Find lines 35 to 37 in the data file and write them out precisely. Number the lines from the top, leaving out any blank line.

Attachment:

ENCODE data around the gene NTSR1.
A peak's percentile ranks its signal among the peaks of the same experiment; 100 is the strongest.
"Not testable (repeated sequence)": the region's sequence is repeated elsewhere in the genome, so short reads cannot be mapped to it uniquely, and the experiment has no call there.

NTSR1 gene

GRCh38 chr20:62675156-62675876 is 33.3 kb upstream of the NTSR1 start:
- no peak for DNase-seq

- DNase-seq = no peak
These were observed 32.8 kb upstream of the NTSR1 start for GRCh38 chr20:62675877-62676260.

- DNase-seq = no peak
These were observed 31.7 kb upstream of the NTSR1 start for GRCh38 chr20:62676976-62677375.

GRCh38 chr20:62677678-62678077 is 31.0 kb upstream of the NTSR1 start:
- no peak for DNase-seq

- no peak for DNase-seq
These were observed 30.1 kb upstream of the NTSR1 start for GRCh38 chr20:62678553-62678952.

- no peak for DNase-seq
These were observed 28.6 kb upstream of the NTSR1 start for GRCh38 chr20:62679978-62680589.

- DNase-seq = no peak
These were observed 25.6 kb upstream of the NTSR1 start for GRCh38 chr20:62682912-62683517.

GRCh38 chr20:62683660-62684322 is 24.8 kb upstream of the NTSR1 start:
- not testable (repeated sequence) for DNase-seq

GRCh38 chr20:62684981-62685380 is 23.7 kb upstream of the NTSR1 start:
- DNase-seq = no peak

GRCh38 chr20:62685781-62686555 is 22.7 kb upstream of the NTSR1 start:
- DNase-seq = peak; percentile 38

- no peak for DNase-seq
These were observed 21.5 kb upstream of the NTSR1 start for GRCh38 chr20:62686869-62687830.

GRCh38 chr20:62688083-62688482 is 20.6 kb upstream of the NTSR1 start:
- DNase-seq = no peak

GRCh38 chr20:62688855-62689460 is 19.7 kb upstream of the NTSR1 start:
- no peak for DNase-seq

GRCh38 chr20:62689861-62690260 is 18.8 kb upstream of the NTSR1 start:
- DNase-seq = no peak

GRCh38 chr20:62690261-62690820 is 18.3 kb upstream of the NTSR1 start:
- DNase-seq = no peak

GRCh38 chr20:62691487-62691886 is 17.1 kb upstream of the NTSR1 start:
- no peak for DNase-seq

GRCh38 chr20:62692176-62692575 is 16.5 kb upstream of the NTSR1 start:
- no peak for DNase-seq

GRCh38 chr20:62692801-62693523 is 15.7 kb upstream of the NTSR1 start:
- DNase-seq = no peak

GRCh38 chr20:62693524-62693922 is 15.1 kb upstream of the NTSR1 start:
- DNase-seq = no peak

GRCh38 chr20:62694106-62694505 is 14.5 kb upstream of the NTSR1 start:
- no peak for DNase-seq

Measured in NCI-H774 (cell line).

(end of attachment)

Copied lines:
GRCh38 chr20:62691487-62691886 is 17.1 kb upstream of the NTSR1 start:
- no peak for DNase-seq

GRCh38 chr20:62692176-62692575 is 16.5 kb upstream of the NTSR1 start: